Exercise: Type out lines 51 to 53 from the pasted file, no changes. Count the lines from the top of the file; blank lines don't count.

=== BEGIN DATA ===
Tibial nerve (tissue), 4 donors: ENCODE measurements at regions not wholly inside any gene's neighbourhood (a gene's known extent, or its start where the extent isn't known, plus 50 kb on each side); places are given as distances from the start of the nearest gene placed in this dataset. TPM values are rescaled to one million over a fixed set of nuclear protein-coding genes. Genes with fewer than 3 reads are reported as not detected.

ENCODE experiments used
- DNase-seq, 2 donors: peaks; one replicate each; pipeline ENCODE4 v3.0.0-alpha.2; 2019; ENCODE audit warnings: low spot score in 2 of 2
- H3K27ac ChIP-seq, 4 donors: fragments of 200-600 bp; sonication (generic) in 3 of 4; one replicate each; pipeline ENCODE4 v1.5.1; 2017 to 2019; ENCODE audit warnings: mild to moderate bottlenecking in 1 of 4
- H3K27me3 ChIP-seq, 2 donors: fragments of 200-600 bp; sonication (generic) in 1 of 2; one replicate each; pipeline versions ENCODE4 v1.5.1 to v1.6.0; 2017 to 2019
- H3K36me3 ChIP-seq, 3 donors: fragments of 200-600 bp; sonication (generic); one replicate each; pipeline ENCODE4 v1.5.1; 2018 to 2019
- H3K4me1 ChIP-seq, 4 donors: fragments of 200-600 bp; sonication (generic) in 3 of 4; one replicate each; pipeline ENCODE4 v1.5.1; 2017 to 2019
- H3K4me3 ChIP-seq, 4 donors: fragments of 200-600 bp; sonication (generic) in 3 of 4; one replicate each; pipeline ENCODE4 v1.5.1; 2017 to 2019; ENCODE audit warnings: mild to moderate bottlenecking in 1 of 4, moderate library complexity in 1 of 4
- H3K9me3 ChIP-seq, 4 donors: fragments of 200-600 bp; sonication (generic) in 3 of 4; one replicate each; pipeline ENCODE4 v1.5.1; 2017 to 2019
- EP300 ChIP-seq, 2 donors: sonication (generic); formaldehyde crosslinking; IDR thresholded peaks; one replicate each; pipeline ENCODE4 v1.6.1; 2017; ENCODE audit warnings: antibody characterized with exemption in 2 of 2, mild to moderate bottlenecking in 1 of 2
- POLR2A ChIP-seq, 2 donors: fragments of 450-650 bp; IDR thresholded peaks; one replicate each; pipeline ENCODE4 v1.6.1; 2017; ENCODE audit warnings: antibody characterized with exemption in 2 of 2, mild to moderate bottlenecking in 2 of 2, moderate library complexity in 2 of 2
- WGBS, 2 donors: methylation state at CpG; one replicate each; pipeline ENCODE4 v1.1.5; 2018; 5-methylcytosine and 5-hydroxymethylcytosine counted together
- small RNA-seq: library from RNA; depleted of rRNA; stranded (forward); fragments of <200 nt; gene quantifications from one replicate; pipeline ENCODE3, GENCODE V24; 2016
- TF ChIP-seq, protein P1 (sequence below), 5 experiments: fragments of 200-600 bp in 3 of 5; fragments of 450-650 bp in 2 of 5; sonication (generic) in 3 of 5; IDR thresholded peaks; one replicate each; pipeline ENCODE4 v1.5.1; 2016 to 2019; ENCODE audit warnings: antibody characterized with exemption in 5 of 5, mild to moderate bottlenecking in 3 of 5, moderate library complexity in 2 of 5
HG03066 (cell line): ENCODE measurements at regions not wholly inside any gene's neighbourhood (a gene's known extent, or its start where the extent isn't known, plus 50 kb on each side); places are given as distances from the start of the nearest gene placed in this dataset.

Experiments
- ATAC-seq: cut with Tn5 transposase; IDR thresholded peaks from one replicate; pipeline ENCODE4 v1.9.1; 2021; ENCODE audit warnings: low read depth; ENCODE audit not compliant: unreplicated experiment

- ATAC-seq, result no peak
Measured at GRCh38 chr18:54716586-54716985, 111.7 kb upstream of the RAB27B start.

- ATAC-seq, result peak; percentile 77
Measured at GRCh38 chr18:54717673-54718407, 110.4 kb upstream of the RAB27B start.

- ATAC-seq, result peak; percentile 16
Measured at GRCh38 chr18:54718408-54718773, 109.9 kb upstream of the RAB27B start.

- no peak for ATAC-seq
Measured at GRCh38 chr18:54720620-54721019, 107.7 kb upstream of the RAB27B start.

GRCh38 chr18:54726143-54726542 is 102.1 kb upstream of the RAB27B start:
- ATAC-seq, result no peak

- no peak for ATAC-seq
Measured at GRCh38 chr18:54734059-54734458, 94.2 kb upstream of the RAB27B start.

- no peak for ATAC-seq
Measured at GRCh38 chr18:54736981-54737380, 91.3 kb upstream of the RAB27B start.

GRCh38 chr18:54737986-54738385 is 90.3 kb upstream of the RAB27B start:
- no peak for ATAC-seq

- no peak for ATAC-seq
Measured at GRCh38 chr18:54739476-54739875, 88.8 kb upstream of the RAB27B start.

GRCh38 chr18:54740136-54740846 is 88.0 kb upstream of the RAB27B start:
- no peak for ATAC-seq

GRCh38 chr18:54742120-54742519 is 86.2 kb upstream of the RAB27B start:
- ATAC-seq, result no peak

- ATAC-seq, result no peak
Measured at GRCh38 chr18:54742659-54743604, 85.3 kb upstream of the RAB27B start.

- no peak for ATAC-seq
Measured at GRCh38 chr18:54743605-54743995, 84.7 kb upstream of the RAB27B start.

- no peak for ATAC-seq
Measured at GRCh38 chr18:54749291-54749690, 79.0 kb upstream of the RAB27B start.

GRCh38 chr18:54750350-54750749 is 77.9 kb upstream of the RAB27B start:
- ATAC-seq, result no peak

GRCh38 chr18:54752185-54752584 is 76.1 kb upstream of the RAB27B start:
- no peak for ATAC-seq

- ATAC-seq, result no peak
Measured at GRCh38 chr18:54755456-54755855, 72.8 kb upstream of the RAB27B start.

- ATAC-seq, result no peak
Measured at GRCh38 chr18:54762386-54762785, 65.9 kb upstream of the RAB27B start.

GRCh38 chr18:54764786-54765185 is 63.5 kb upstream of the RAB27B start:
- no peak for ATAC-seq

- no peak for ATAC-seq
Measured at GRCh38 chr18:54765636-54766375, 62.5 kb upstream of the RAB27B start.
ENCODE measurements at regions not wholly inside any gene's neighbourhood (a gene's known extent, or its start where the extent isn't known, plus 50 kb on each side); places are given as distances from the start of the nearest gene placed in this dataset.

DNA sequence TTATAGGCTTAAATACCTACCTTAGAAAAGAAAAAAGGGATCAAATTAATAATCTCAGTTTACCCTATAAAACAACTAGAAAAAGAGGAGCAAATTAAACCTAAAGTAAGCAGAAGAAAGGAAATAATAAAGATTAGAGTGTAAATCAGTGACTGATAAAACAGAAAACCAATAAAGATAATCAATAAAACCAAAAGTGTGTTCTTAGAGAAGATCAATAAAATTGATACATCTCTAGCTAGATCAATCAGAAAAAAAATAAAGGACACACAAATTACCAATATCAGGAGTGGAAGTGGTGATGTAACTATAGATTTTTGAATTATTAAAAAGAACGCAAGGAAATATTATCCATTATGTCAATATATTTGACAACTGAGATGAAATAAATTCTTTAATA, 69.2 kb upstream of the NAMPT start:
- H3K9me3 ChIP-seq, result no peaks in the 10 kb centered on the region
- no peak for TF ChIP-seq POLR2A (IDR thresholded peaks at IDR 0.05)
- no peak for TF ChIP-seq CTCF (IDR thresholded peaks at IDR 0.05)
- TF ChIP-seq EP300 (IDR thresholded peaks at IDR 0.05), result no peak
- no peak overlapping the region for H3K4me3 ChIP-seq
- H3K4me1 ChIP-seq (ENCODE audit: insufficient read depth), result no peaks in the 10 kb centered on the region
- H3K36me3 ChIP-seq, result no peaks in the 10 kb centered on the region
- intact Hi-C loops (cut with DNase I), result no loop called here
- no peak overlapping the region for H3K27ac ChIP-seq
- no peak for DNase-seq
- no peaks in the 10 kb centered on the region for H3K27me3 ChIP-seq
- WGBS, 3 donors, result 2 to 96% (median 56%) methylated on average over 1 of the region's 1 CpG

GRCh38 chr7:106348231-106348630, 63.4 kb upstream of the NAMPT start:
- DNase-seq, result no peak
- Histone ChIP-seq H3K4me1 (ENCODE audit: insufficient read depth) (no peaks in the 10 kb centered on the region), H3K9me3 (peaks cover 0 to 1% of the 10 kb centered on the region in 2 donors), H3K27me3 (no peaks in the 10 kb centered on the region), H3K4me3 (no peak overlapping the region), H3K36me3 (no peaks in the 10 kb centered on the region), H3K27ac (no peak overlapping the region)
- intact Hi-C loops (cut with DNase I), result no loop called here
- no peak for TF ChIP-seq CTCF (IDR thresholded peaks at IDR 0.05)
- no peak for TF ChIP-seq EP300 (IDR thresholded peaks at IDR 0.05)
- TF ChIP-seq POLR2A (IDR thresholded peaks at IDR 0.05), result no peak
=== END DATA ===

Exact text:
Measured at GRCh38 chr18:54755456-54755855, 72.8 kb upstream of the RAB27B start.

- ATAC-seq, result no peak
Measured at GRCh38 chr18:54762386-54762785, 65.9 kb upstream of the RAB27B start.